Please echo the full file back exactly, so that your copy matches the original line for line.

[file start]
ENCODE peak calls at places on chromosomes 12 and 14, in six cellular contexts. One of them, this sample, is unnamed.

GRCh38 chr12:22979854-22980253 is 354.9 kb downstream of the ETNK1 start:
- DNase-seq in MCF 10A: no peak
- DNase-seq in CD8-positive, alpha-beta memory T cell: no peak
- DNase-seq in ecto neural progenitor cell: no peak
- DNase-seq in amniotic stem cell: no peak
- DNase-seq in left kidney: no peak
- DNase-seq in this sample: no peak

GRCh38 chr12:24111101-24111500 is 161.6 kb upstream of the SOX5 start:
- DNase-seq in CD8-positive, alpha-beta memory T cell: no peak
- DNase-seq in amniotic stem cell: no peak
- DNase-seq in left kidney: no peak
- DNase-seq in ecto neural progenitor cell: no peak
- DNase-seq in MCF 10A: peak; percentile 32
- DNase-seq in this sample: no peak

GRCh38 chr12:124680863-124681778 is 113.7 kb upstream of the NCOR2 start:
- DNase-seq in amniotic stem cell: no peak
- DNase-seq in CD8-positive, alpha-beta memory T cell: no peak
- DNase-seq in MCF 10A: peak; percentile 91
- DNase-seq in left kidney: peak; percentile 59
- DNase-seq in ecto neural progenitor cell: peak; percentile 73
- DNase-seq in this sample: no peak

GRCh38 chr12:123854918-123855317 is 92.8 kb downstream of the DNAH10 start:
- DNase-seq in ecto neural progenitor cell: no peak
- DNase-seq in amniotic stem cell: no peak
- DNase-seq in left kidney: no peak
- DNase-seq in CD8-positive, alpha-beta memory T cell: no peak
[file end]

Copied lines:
ENCODE peak calls at places on chromosomes 12 and 14, in six cellular contexts. One of them, this sample, is unnamed.

GRCh38 chr12:22979854-22980253 is 354.9 kb downstream of the ETNK1 start:
- DNase-seq in MCF 10A: no peak
- DNase-seq in CD8-positive, alpha-beta memory T cell: no peak
- DNase-seq in ecto neural progenitor cell: no peak
- DNase-seq in amniotic stem cell: no peak
- DNase-seq in left kidney: no peak
- DNase-seq in this sample: no peak

GRCh38 chr12:24111101-24111500 is 161.6 kb upstream of the SOX5 start:
- DNase-seq in CD8-positive, alpha-beta memory T cell: no peak
- DNase-seq in amniotic stem cell: no peak
- DNase-seq in left kidney: no peak
- DNase-seq in ecto neural progenitor cell: no peak
- DNase-seq in MCF 10A: peak; percentile 32
- DNase-seq in this sample: no peak

GRCh38 chr12:124680863-124681778 is 113.7 kb upstream of the NCOR2 start:
- DNase-seq in amniotic stem cell: no peak
- DNase-seq in CD8-positive, alpha-beta memory T cell: no peak
- DNase-seq in MCF 10A: peak; percentile 91
- DNase-seq in left kidney: peak; percentile 59
- DNase-seq in ecto neural progenitor cell: peak; percentile 73
- DNase-seq in this sample: no peak

GRCh38 chr12:123854918-123855317 is 92.8 kb downstream of the DNAH10 start:
- DNase-seq in ecto neural progenitor cell: no peak
- DNase-seq in amniotic stem cell: no peak
- DNase-seq in left kidney: no peak
- DNase-seq in CD8-positive, alpha-beta memory T cell: no peak